Welcome to my third column as part of the Real Talks with SOSAD Ireland well-being series.

Each week I will outline a different mental skill that can help you to live a happier, healthier, and more successful life. I explain why mental skills are important, and how you can develop them through strategic and consistent practice.

Having already discussed self-awareness and resilience in previous weeks, it’s time to explore self-compassion. 

What is self-compassion?

Self-compassion is the act of being kind and non-judgemental to yourself when experiencing failure or hardship. Self-compassion is a mental skill that can help to improve your resilience, perspective and joy. It can also lead to lower levels of stress, anxiety and fear of failure. 

Through my work as a performance and well-being coach, I regularly see leaders be supportive and compassionate to others. However, I also see many of those same leaders be extremely harsh and negative towards themselves when experiencing failure. Self-compassion helps us look in the mirror to learn from our mistakes free of judgement rather than to criticise or shame ourselves. Many of the best leaders in the world learn that the path to courage and inspiration often requires vulnerability and reflection. 

Due to the absence of self-compassion in my twenties, my self-talk was often negative, undermining, and at times even toxic - especially during spells of depression. For years, I bottled up emotions, thoughts and feelings. I hid my vulnerabilities behind a mask because I didn’t want to appear weak.

Through my work with a counsellor, one of the most powerful acts of self-compassion that I learned to do was to give myself permission to cry. 

“Alan, don’t be surprised if you get an urge to cry at some stage. How the body often heals after going through experiences like you have is through crying. As your depression lifts, your body will need to offload emotions that it has been carrying for a long time,” said my therapist. 

As a young man with a sporting background, I left his office half-laughing at the notion of breaking down in tears. As I lay in bed that night, I played back our conversations in my head. I saw the jar he had drawn with his finger in the sandpit beside the desk. I could see the first line he traced towards the bottom of the jar – the point where a person’s normal level of emotion was meant to be. Then I spotted a second line, my level a few inches above it, worryingly close to the brim. That image really helped me to understand how thoughts and feelings were festering within me because I was afraid to be vulnerable or open up to others.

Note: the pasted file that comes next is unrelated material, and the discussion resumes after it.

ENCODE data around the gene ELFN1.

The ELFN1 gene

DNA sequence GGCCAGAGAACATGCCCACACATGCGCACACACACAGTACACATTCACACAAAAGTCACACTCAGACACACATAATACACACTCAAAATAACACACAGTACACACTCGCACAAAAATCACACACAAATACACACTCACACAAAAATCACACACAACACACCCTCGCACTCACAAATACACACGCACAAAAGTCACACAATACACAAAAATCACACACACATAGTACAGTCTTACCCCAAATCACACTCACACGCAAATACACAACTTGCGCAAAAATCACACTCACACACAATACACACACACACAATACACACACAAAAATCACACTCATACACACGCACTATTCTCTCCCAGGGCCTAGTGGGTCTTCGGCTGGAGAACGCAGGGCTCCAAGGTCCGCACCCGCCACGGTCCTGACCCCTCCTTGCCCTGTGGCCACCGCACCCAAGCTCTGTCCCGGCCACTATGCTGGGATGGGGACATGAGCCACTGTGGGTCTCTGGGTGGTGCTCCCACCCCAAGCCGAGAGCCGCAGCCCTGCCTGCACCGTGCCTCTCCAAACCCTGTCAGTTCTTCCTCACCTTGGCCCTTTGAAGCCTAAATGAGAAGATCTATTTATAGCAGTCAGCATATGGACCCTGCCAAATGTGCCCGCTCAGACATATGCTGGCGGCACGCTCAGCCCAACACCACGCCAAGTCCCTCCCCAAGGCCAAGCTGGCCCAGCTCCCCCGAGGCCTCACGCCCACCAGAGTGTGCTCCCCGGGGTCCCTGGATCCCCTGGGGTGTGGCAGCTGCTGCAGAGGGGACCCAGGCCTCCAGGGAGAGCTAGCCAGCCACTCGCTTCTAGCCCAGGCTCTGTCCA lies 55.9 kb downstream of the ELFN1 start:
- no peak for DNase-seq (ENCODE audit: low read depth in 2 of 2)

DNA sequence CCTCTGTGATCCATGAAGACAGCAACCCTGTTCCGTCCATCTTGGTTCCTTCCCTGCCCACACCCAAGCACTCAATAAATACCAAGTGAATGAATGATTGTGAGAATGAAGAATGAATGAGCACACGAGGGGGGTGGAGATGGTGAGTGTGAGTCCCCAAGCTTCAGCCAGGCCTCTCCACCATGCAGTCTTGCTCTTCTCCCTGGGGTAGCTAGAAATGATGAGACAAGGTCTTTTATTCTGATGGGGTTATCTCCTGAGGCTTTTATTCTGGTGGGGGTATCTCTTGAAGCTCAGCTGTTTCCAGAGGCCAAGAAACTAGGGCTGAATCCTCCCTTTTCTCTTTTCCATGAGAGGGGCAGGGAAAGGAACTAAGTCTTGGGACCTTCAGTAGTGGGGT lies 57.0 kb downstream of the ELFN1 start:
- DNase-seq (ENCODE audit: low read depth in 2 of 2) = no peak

Then a tear broke through and trickled down my neck. That single drop was soon followed by another, which lingered somewhere between my lip and ear. The sensation as they touched my skin was unnatural. I felt like I wanted to cry. I knew I needed to. But for some reason, I couldn’t continue. Was it all in my head? If the tears weren’t coming, then maybe I just thought I was depressed. That negative and harsh critic within me took over once more. 

When my eyes filled up again, I rolled onto my side and curled up into the foetal position. I pulled a pillow out from underneath my head and drew it close to my chest. At that moment, I felt the jar that my counsellor drew in the sandpit shatter in my gut. Tears started flowing out of my eyes and rolled down my face like raindrops on a windowpane. 

Now whenever the urge to cry kicks in or tears present themselves at the back of my eyes, I view it as one of those big flashing signs on the side of the motorway urging me to ‘slow down’. It is a chance to ask myself what is going on and to connect with my thoughts and feelings. It is an opportunity to be self-aware, resilient and self-compassionate. To be kind and non-judgemental to myself.

Developing self-compassion

We all make mistakes and experience challenging times, so it is important to be kind to ourselves when dealing with adversity. Mental skills like self-compassion can be improved through practice. Think of a time you failed recently and how you spoke to yourself. Now think about how you would respond to a friend who had failed in the exact same way? Many of us find it easier to be kinder to others than we do to ourselves. When experiencing failure or hardship, try to speak to yourself as you would to a friend. This will help you improve your self-compassion. 

*Alan O’Mara is the founder of Real Talks, a former Cavan GAA player, an author, and a performance and wellbeing coach with sports and business leaders around the world. This column is part of the Real Talks with SOSAD Ireland well-being series. Check out SOSADIreland.ie to learn more.